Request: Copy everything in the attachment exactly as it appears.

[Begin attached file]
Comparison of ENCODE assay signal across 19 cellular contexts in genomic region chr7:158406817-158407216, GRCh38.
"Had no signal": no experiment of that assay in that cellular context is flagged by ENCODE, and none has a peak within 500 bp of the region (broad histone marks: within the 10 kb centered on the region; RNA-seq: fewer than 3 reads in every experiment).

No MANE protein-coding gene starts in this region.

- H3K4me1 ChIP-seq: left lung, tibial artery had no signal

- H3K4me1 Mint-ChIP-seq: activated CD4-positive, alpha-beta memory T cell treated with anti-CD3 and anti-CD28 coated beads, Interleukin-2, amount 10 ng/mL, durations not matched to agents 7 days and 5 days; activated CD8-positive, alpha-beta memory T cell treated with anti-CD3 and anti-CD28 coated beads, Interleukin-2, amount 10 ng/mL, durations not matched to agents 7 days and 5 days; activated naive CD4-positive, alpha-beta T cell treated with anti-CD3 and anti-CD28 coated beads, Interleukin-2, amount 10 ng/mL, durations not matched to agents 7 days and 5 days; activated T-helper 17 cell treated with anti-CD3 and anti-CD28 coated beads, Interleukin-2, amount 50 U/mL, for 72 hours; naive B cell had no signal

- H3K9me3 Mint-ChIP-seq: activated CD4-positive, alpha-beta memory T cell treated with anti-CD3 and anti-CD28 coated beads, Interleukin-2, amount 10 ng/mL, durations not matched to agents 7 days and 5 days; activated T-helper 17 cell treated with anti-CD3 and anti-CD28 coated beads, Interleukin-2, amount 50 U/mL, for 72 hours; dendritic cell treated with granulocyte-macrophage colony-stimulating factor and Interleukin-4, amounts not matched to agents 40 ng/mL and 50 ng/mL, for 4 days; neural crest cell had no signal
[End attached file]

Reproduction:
Comparison of ENCODE assay signal across 19 cellular contexts in genomic region chr7:158406817-158407216, GRCh38.
"Had no signal": no experiment of that assay in that cellular context is flagged by ENCODE, and none has a peak within 500 bp of the region (broad histone marks: within the 10 kb centered on the region; RNA-seq: fewer than 3 reads in every experiment).

No MANE protein-coding gene starts in this region.

- H3K4me1 ChIP-seq: left lung, tibial artery had no signal

- H3K4me1 Mint-ChIP-seq: activated CD4-positive, alpha-beta memory T cell treated with anti-CD3 and anti-CD28 coated beads, Interleukin-2, amount 10 ng/mL, durations not matched to agents 7 days and 5 days; activated CD8-positive, alpha-beta memory T cell treated with anti-CD3 and anti-CD28 coated beads, Interleukin-2, amount 10 ng/mL, durations not matched to agents 7 days and 5 days; activated naive CD4-positive, alpha-beta T cell treated with anti-CD3 and anti-CD28 coated beads, Interleukin-2, amount 10 ng/mL, durations not matched to agents 7 days and 5 days; activated T-helper 17 cell treated with anti-CD3 and anti-CD28 coated beads, Interleukin-2, amount 50 U/mL, for 72 hours; naive B cell had no signal

- H3K9me3 Mint-ChIP-seq: activated CD4-positive, alpha-beta memory T cell treated with anti-CD3 and anti-CD28 coated beads, Interleukin-2, amount 10 ng/mL, durations not matched to agents 7 days and 5 days; activated T-helper 17 cell treated with anti-CD3 and anti-CD28 coated beads, Interleukin-2, amount 50 U/mL, for 72 hours; dendritic cell treated with granulocyte-macrophage colony-stimulating factor and Interleukin-4, amounts not matched to agents 40 ng/mL and 50 ng/mL, for 4 days; neural crest cell had no signal